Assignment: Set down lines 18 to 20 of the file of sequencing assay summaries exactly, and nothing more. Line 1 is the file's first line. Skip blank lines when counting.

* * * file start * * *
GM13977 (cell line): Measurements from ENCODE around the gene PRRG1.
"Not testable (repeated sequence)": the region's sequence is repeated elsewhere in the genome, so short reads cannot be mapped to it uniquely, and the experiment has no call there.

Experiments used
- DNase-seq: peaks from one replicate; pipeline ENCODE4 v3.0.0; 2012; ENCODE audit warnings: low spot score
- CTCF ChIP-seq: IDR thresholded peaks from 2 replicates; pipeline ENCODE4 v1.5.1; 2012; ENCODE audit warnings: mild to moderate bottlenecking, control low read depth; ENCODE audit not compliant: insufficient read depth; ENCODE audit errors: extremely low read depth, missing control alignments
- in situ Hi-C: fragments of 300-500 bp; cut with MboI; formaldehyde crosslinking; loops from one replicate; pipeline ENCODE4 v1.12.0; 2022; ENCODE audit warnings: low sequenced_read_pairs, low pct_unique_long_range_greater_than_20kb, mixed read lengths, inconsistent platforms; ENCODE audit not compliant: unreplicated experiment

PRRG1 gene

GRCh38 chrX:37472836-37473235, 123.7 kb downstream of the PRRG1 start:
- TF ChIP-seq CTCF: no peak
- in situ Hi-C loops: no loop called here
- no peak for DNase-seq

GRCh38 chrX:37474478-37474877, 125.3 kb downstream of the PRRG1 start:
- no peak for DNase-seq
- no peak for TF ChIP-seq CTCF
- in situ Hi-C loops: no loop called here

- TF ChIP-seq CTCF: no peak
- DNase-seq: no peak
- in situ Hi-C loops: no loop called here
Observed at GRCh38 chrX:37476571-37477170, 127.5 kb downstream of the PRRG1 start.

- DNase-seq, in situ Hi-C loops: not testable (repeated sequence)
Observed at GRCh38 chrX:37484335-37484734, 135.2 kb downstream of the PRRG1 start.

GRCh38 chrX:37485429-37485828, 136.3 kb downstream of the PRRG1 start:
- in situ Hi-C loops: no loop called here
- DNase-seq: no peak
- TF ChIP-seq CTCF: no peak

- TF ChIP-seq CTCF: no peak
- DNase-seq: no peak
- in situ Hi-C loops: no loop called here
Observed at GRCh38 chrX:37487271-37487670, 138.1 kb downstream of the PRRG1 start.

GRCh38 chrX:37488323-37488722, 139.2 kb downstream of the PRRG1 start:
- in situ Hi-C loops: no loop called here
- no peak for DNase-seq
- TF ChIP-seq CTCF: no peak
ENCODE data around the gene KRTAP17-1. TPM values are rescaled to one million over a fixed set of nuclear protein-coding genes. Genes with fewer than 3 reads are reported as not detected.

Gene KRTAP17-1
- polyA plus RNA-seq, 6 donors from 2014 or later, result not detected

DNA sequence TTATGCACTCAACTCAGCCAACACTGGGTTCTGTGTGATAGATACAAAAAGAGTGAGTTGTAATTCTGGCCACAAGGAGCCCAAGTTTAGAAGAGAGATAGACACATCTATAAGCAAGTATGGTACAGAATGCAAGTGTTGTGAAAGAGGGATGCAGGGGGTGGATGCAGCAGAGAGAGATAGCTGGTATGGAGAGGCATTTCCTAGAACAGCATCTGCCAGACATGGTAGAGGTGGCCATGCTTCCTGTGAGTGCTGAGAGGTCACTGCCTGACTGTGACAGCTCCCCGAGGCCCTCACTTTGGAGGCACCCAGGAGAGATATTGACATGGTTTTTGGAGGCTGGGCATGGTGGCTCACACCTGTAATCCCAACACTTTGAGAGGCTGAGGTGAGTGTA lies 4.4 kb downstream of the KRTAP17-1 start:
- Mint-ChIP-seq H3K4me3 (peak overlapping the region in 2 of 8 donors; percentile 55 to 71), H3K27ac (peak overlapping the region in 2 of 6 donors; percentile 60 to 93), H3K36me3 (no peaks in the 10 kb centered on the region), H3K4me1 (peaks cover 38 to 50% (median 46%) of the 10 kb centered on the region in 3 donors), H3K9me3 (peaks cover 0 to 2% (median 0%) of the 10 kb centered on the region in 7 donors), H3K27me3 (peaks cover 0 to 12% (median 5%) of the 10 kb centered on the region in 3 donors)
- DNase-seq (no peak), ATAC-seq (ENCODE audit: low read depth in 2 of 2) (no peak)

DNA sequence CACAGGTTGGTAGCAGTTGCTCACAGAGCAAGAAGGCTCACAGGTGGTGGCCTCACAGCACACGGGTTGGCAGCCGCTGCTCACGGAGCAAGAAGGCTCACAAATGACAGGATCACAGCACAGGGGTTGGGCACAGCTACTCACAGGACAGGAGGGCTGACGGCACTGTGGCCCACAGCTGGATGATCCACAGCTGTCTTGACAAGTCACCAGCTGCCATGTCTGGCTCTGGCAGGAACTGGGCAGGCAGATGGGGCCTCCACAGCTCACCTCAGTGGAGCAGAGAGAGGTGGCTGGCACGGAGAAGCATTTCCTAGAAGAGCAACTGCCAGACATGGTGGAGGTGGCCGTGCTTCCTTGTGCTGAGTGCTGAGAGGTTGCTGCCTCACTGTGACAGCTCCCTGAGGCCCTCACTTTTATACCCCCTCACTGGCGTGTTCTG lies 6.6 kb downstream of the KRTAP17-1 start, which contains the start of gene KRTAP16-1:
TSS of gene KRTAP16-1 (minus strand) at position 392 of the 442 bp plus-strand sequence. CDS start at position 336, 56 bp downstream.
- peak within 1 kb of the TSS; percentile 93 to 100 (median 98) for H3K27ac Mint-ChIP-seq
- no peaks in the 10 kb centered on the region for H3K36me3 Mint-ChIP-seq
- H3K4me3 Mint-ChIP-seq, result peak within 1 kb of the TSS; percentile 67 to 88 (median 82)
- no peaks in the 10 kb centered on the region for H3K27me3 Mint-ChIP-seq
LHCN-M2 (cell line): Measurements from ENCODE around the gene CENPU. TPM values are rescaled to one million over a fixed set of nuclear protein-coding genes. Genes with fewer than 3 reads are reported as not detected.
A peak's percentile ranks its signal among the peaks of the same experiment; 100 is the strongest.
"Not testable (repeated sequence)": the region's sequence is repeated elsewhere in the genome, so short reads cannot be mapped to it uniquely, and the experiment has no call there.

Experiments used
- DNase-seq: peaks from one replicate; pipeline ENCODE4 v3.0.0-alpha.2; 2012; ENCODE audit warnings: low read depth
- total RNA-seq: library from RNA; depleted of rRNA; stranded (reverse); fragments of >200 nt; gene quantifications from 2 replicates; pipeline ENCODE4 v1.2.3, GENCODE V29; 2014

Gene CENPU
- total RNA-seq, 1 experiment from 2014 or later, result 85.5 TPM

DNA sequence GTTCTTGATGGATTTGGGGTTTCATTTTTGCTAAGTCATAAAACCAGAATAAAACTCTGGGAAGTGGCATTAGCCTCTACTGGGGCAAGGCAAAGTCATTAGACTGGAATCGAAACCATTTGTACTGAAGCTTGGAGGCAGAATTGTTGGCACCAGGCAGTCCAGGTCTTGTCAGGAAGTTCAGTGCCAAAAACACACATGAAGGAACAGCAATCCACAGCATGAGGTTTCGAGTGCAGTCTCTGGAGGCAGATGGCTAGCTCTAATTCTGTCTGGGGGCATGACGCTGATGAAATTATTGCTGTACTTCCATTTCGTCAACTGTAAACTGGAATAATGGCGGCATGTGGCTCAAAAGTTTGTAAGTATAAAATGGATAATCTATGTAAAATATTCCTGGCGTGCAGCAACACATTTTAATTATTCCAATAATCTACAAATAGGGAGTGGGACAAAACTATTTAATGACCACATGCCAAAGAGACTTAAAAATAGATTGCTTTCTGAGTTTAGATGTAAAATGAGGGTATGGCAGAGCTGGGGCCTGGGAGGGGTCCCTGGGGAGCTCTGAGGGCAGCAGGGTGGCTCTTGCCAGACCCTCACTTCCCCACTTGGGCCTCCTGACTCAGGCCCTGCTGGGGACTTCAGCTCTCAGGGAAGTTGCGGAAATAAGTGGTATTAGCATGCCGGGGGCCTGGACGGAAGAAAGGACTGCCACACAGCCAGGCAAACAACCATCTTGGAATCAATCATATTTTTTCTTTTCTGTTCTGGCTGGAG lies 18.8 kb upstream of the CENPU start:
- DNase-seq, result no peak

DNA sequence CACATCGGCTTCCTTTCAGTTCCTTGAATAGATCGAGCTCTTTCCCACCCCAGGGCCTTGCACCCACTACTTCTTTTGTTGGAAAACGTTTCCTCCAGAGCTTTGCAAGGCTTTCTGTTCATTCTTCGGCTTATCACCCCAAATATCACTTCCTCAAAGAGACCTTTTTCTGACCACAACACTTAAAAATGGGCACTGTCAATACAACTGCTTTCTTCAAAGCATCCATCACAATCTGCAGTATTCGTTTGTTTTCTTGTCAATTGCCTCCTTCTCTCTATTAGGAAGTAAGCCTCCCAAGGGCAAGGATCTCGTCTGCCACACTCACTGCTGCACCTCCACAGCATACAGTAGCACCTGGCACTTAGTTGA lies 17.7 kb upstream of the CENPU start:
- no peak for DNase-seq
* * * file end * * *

- in situ Hi-C loops: no loop called here
Observed at GRCh38 chrX:37476571-37477170, 127.5 kb downstream of the PRRG1 start.

- DNase-seq, in situ Hi-C loops: not testable (repeated sequence)